Foreign exchange—or forex—hedging is used by technology companies like Apple and Samsung as insurance against currency fluctuations, but new Dodd-Frank rules governing the practice place an added burden on technology firms.
Globalization has led to the import and export of many goods and services. Consumer demand for reasonably priced goods led the electronics industry to outsource its labor and production to countries where it is cheaper to buy and assemble the components needed to make the product. For example, a Japanese firm may order parts from another country, ship the parts to China or Vietnam for assembly, re-import the items to check quality and export the whole product to another destination for packaging and delivery, according to Spiderman Bouncer Slide Combo.
The process may take several months, though currency markets will likely experience some fluctuation, resulting in varied costs of between five and 10 percent for each step of the process. Technology companies, however, must manage changes in the currency markets in order to maintain a fixed price for finished goods. While a company could negotiate its buying and selling contracts in its home country’s currency, the scenario is unlikely, leading many large corporations to participate in forex hedging as insurance against currency fluctuations.
Treasury analysts at large companies examine the production process and determine their exposures on a cumulative basis before deciding on a forex hedging strategy. Financial derivatives are also used to much of the same purpose—firms pay a premium to mitigate against risk but come out on top if the markets stay their course, Market Daily News reports.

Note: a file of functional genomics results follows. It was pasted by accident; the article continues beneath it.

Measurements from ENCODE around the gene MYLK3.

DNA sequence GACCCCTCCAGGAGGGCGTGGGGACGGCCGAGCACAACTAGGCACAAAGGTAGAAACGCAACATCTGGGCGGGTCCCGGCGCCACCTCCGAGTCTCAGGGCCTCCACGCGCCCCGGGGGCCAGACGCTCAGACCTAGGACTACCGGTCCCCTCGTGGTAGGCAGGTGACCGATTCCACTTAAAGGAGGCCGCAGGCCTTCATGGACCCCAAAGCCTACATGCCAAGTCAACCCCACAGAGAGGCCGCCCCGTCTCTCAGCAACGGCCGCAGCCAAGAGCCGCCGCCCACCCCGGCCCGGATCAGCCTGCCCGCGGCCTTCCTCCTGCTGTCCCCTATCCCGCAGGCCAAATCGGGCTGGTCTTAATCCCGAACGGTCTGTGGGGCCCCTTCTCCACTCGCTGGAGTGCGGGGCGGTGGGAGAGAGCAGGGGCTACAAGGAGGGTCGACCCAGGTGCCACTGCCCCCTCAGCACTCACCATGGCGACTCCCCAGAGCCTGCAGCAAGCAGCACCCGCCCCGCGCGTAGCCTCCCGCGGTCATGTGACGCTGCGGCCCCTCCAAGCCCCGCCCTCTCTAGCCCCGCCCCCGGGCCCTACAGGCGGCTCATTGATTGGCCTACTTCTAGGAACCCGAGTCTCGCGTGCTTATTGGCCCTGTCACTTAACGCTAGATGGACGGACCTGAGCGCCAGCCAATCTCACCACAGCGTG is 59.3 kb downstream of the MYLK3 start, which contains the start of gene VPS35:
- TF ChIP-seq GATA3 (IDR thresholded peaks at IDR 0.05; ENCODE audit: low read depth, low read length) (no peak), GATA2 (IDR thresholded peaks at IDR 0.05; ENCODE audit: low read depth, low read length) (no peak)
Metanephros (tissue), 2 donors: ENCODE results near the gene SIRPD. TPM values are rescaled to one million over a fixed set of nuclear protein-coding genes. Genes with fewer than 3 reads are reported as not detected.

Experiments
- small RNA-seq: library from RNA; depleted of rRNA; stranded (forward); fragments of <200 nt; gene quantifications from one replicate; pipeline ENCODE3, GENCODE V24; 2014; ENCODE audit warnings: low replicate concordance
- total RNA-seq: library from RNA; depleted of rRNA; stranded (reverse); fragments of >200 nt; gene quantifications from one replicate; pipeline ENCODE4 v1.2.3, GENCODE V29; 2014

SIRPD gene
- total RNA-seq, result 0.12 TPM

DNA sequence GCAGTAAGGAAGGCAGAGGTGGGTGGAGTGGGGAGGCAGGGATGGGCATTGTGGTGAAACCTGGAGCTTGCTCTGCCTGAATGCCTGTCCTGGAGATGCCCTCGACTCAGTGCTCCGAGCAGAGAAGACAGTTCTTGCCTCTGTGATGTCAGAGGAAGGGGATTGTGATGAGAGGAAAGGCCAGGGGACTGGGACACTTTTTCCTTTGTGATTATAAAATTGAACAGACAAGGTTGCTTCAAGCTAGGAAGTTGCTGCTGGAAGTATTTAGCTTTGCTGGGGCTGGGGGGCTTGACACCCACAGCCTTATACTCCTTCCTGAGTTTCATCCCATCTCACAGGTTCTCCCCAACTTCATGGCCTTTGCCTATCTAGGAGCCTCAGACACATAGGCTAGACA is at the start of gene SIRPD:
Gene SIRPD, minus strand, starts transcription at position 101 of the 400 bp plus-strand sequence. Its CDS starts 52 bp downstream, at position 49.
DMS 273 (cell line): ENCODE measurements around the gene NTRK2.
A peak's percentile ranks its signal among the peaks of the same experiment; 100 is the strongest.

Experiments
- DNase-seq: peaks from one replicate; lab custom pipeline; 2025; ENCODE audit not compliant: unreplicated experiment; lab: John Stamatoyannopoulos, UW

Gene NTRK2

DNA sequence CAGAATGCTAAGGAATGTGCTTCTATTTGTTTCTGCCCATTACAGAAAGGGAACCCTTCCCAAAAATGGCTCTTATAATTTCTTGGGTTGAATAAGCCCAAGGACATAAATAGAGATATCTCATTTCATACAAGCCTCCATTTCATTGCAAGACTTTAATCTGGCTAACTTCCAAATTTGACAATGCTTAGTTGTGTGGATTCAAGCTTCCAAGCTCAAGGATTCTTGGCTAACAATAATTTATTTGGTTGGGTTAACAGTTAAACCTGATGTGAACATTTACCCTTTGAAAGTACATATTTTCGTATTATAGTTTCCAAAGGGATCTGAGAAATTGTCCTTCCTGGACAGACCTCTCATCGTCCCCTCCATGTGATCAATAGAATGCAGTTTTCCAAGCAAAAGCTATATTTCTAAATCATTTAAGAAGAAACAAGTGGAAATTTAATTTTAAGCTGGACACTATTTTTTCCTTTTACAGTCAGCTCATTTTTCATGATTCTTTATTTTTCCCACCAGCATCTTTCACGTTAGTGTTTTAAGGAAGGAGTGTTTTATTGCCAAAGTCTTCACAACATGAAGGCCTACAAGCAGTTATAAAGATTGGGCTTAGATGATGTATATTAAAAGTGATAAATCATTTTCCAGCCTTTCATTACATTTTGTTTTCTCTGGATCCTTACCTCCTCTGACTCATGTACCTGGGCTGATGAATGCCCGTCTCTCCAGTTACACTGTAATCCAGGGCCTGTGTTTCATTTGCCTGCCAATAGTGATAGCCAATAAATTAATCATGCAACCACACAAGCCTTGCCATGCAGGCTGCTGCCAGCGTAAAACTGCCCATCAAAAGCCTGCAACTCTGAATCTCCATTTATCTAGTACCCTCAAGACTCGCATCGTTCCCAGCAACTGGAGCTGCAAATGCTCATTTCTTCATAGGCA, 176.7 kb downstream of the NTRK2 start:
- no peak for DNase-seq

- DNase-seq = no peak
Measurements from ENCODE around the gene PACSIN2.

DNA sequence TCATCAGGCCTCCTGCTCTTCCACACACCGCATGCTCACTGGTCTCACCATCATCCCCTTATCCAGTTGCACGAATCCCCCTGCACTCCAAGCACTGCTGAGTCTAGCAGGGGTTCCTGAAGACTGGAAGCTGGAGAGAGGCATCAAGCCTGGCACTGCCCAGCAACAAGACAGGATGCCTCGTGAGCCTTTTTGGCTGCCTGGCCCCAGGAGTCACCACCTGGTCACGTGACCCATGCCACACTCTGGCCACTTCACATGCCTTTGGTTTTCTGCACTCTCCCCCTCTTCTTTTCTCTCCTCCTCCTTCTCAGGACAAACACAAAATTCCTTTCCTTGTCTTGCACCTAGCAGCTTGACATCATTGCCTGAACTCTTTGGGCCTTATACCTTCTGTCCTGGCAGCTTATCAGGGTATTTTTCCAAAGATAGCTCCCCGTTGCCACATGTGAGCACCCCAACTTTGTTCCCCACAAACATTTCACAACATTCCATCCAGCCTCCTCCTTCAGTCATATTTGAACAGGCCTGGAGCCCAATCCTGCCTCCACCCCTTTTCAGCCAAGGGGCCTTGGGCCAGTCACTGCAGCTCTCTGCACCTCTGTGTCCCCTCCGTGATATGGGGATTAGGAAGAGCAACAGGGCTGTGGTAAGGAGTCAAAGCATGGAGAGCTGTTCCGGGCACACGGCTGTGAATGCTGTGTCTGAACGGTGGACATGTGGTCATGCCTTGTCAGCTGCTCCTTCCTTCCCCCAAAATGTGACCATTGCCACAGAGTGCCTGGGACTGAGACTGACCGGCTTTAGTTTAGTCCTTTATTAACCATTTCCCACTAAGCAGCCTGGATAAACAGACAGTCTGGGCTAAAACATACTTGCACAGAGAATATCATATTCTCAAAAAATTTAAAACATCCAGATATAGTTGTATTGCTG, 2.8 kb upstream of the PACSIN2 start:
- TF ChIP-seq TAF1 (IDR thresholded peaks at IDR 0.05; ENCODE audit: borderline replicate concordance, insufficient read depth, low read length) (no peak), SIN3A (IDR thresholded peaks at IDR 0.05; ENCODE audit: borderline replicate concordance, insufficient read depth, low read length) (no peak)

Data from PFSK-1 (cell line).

Before the financial crisis, AIG used financial derivatives to hedge against losses in the mortgage-backed securities market, though the company ultimately ended up losing $18 billion on credit default swaps. Over the past decade, other companies lost nearly $40 billion in similar derivatives-related events, leading regulators to enact the Dodd-Frank Act, which is designed to limit risk and speculation in the derivatives industry.
Technology firms must now prepare to face a number of examinations and questioning from regulators regarding the acceptability of each forex hedging transaction, the accounting rules of which are already complex and contain a number of gray areas. Though treasury analysts are accustomed to recording and reporting their actions, the additional requirements under Dodd-Frank could impose a costly burden on technology firms, according to Market Daily News.